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Why We Need More Women in the Field of Cybersecurity

Lesley Carhart

Principal Threat Analyst, Dragos, Inc.

Like many STEM fields, cybersecurity is an industry where women are vastly underrepresented. According to recent data, women make up only about 20 percentof the cybersecurity workforce. 

Diverse perspectives are vitally important in cybersecurity, and the industry is already facing a major workforce shortage while the job market continues to grow. Therefore, it is vitally important to attract as many professionals to the industry as possible. 

Lesley Carhart, named a Top Woman in Cybersecurity by Cyberscoop in 2017, is a principal threat analyst at the industrial cybersecurity company Dragos, Inc., and a widely recognized industry leader. In an interview, Carhart explains why the industry is growing so quickly, as well as the particular challenges she faced as a woman in the field. 

She says that she experienced the kind of roadblocks most people would expect women in STEM to encounter, like not being taken seriously and having trouble finding mentors and role models. The biggest obstacles she faced, however, went well beyond that. 

“It encompasses what I’ve had to give up personally to gain and maintain professional credibility,” Carhart said, explaining that establishing herself as a leader and authority figure in the field was essential to overcoming notions about her credibility. “I absolutely love doing volunteer work, publishing research, and speaking. However, the many hours I spent doing public community work and outreach were also integral to name recognition and being taken seriously, despite biases in the professional community.” 

Furthermore, she had to make big decisions about sacrifices to her personal life in order to maintain her status. 

“In the era when I entered the field, I identified that it wasn’t practically possible to try to have a family if I wanted to continue to do the work I love at the forefront of the field,” Carhart said.

Overcoming adversity

Carhart has talked about challenges in her personal life ininterviews before. 

“Being a consultant in cybersecurity typically requires a great deal of travel — sometimes weeks of the month away from home, working extreme hours, and eating on the road,” she said. “Work-life balance can become very challenging.“

Maintaining a work-life balance may not seem like an issue that’s specific to women, but research shows that women are still expected to act as primary caregivers for children and do the majority of housework. So, in some careers, that can mean choosing between work and home life.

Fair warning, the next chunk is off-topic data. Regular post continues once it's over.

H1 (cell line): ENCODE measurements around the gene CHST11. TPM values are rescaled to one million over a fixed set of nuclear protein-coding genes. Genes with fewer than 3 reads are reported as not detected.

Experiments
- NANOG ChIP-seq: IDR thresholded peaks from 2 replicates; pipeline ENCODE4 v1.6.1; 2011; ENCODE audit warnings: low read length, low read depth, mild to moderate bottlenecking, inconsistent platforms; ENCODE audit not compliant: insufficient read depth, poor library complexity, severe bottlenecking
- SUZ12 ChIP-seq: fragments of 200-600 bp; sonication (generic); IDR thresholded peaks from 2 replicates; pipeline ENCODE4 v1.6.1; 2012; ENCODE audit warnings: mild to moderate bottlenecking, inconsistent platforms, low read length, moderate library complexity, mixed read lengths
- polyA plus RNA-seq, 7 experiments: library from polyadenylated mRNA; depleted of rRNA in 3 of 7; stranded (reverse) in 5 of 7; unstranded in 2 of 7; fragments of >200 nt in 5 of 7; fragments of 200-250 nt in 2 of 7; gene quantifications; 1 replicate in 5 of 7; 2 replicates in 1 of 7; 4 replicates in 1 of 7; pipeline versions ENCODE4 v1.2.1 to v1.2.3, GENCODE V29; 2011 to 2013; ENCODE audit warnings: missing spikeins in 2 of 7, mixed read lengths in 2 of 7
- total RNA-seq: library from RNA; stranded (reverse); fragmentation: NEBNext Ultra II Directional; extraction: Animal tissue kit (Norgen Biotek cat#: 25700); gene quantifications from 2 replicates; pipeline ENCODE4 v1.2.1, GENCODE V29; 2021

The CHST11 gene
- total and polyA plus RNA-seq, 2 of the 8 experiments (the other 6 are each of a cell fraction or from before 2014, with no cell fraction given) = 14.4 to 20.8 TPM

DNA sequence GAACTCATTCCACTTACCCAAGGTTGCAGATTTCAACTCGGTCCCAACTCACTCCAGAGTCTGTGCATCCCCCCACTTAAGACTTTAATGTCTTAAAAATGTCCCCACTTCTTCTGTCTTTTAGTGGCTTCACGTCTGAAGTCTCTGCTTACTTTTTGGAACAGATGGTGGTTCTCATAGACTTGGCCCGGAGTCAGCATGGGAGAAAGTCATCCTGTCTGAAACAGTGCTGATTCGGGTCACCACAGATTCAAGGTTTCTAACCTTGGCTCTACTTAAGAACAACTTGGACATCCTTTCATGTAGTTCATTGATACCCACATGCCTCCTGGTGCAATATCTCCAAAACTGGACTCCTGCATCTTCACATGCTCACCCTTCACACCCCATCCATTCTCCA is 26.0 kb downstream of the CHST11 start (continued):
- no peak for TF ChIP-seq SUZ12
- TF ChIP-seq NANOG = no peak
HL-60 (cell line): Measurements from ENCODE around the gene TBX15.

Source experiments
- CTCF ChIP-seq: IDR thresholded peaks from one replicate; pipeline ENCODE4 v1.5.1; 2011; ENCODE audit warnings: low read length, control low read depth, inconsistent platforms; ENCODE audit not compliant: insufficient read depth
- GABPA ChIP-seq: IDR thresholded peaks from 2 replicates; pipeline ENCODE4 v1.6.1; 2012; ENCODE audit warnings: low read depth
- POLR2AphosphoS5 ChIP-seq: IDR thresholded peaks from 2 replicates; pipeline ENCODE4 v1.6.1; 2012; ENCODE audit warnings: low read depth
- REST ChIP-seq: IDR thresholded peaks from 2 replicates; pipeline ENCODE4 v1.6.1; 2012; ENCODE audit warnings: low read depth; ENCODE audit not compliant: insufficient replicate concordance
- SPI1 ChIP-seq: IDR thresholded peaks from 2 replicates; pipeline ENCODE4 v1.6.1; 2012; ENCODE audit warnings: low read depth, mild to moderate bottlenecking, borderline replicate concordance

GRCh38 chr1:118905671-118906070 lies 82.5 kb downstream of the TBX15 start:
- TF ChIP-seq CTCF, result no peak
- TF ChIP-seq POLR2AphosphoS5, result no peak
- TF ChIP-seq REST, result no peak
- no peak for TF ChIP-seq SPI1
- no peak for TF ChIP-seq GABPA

Adapting to the situation

But the industry still needs women to join its professional workforce, especially as cybersecurity becomes ever more essential to everyone’s daily lives. This is a point Carhart particularly emphasizes. 

“We are at a point of no return with regards to personal data privacy and security,” she said. “We have built a network of mass surveillance and data collection that catalogs us from the moment we’re announced to the moment our obituary is posted. Everything from our health, to our communication, to our secret likes and dislikes is identified and monetized. All of this data can potentially be (and often is) stolen or misused.” 

Personal data can be used for everything from targeted political ads, to hyper-specific marketing, to the even more sinister credit card and bank fraud.

“We have to make a decision as technical professionals, and as members of society, if there will be any legal or technical protections from this at all,” Carhart said. “I would very much like to see more research into the privacy and personal security implications of consumer data breaches, and smart device vulnerabilities, accordingly. If we don’t, this will become the status quo for the next generation.

“There will be no practical escape from companies or thieves knowing the most intimate details of our lives.”

The elevator pitch

Carhart is passionate about what she does and she encourages people of every gender to explore the many opportunities in the field, opportunities that continue to expand.

“My elevator pitch for cybersecurity is that it is generally meaningful work, and encompasses many fascinating fields of study that appeal to various interests and ways of thinking,” she said. “There are opportunities to protect people from digital and even physical harm. Pragmatically, there will also always be work in the industry for people who keep up to date on technologies and changing skill sets. We live in interesting times.”

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